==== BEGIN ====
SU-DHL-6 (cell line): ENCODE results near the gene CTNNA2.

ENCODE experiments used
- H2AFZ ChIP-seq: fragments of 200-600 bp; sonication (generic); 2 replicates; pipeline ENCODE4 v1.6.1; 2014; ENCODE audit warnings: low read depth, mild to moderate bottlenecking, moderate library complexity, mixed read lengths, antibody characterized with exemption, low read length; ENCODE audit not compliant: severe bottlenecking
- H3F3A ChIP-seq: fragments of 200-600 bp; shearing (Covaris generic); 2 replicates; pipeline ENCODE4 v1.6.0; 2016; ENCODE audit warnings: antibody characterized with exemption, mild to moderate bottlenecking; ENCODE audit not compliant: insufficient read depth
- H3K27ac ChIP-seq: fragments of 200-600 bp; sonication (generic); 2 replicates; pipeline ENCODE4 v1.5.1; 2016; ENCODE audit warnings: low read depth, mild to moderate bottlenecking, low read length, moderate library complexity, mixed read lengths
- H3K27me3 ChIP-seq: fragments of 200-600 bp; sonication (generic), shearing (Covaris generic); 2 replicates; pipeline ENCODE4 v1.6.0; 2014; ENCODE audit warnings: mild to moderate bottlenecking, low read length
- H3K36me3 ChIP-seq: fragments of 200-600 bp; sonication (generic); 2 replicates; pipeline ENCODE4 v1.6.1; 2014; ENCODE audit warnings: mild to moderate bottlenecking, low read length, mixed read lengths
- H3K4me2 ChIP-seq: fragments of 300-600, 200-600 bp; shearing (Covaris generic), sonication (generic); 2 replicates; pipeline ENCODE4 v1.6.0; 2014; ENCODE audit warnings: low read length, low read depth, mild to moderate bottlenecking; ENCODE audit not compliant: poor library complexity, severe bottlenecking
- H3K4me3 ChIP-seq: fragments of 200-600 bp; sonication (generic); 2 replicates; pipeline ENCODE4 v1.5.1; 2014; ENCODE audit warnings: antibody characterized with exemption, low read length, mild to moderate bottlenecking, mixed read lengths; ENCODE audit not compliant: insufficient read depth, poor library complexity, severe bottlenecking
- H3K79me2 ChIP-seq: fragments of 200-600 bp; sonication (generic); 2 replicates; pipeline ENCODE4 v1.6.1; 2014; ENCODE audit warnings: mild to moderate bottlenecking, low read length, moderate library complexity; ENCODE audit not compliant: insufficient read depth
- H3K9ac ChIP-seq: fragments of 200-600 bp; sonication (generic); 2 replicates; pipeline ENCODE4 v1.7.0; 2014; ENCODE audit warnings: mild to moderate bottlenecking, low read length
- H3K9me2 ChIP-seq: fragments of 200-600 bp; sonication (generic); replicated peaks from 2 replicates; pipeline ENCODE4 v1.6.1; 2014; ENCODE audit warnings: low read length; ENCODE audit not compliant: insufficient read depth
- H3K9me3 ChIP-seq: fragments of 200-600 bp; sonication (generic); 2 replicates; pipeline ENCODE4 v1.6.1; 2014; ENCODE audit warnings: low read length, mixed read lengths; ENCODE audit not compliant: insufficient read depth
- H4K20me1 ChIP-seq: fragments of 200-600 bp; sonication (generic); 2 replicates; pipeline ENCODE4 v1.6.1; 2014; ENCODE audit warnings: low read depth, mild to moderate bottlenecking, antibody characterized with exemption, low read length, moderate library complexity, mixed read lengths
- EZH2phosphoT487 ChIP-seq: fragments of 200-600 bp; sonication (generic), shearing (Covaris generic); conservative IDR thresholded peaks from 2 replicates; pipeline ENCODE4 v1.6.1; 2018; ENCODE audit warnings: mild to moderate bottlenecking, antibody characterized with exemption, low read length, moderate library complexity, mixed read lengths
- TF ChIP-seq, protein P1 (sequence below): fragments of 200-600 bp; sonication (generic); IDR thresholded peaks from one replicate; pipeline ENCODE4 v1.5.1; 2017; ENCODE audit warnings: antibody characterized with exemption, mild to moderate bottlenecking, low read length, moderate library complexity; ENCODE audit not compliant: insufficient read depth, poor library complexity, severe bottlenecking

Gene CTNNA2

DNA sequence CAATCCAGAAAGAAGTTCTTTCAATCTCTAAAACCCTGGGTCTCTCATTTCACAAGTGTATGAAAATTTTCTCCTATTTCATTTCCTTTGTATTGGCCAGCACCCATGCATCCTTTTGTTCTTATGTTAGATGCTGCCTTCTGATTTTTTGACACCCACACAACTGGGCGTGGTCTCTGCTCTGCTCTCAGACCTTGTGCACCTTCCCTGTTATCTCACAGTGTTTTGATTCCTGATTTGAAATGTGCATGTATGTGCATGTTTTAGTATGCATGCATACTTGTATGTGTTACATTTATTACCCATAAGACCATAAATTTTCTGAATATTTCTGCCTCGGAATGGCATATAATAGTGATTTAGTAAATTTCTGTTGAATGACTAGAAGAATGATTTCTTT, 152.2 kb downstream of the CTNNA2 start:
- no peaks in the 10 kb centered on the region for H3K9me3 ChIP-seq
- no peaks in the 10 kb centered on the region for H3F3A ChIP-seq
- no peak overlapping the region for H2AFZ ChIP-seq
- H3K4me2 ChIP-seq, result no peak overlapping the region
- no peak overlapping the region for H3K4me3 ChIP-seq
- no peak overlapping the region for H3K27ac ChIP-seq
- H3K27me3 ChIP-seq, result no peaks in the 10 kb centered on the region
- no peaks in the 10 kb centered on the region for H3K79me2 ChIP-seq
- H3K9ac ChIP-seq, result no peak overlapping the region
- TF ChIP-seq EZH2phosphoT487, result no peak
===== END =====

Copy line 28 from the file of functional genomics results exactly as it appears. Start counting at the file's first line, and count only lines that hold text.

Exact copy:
- TF ChIP-seq EZH2phosphoT487, result no peak